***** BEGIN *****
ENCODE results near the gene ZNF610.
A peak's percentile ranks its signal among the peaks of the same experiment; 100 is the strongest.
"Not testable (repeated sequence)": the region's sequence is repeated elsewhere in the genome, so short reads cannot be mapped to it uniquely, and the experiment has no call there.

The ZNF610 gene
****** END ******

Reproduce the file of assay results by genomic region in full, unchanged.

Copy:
ENCODE results near the gene ZNF610.
A peak's percentile ranks its signal among the peaks of the same experiment; 100 is the strongest.
"Not testable (repeated sequence)": the region's sequence is repeated elsewhere in the genome, so short reads cannot be mapped to it uniquely, and the experiment has no call there.

The ZNF610 gene